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Decline I Accept The federal government has confirmed to Computerworld that it is assessing the feasibility of a filtering scheme that will see customers of major Internet service providers ISPs blocked from accessing overseas-based gambling services that are not licensed to operate in Australia.
The move is part of the government's response to the 2018 Black Economy Taskforce Final Paper as well as the2015 Review of Illegal Offshore Wagering.
Consultation is continuing and the government has not yet committed to the idea.
A paper discussing the idea has gambling filter circulated to industry stakeholders but not been released publicly by the government.
The Interactive Gambling Act IGA bans the provision of overseas-based interactive gambling services to Australians.
However, the act has been largely toothless.
Telcos are currently bound by the Interactive Gambling Industry Code, which was registered by the ACMA in late 2001.
The code was originally developed by the Internet Gambling filter Association, but, after the IIA was shut down in custodianship was transferred to Communications Alliance along with a number of other industry codes including the spam code and the anti-botnet icode.
The ISP gambling code was established to meet the requirements of the Interactive Gambling Act 2001.
Under the code, telcos are required to provide Internet subscribers with access to filtering software or services that enables households to block overseas-based gambling sites based on a list maintained by the Australian Broadcasting Authority.
Installation and use of the software is voluntary.
In response to the 2015 review of the impact of illegal offshore wagering, the government introduced the Interactive Gambling Amendment Act 2017, altering a number of provisions of the IGA including introducing an ACMA-administered civil penalty regime.
However, telcos have warned the government that such a system may not be feasible for all ISPs to implement.
Communications Alliance has told the government that customers https://sellingonthenet.info/gambling/i-have-lost-so-much-money-gambling.html a service instead could contact the blocked service provider to request access to funds; if the gambling service refuses to comply then a pop-up system is likely to be of no use anyway, it argues.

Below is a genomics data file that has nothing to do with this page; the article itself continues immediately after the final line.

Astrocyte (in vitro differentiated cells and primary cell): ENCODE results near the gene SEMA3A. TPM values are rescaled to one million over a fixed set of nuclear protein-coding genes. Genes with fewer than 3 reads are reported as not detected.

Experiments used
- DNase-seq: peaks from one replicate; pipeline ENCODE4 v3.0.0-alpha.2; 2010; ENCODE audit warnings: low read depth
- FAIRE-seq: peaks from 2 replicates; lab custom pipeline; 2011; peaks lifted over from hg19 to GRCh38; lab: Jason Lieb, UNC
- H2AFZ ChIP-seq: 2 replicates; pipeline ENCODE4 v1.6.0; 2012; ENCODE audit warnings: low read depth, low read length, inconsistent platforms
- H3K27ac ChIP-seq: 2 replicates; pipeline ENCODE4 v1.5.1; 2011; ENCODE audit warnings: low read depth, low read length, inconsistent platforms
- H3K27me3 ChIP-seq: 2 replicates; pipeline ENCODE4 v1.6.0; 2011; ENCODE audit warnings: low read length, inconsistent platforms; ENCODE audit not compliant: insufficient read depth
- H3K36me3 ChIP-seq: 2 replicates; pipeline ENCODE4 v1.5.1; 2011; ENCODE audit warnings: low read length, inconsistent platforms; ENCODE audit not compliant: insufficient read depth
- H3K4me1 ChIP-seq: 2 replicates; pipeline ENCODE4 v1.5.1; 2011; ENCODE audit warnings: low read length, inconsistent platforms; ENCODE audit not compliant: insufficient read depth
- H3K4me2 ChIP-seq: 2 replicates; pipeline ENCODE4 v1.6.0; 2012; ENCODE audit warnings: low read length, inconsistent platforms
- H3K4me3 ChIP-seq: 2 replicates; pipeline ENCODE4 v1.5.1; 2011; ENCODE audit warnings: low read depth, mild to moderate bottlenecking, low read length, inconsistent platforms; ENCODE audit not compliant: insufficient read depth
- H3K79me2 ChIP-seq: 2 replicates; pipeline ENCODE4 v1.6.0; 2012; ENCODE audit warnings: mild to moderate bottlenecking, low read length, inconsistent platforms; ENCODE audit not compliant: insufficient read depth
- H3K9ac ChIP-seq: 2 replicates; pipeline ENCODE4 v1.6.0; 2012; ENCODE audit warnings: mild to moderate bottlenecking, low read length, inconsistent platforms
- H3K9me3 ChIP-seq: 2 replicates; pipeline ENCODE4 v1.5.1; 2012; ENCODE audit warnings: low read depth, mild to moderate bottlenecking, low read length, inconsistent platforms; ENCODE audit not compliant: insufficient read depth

Communications Alliance has also warned the government that not only can most website blocks be relatively easily evaded through the use of a VPN or TOR, for example, or in the case of DNS-based blocking through merely changing network settingsbut also that blocks run the risk of impinging on access to gambling filter services unless they are carefully targeted e.
Australia currently has two main regimes for blocking access to online gambling filter />A key use of the act has been to issue a notice requesting that an ISP block its subscribers from accessing a particular site or sites.
In 2012, the then-Labor government abandoned its half-decade quest to.
Instead Labor said it would employ Section 313 of the Telecommunications Act to make Internet service providers block their check this out from accessing sites hosting child abuse material.
The Australian Federal Police through its Access Limitation Scheme has used Section 313 to issue notices to ISPs based on the Interpol list.
Section 313 and its use was subject to a parliamentary inquiry after the Australian Securities and Investments Commission ASIC issued a notice to telcos aimed at shutting down websites linked to fraud.
Because ASIC requested a block based on the IP address associated with a website.
In 2015, the inquiry released its report.
It concluded that the government shouldbut called for the release baseball cup gambling guidelines on how agencies should employ the gambling filter />Communications Alliance gambling filter previously against expanding gambling filter use of Section 313 to target gambling sites.
The Copyright Amendment Online Infringement Act 2015 allows copyright holders to apply for a Federal Court injunction forcing a telecommunications provider or providers to take reasonable steps to block their customers from accessing targeted sites linked to piracy.
So far injunctions have been implemented using DNS-based blocking.
The site-blocking regime can only be used to target overseas-based online services.
Australia's Gambling Crisis
Exclusion apps such as Gamban are taking on the 24/7, 365-days-a-year temptation of internet gambling.
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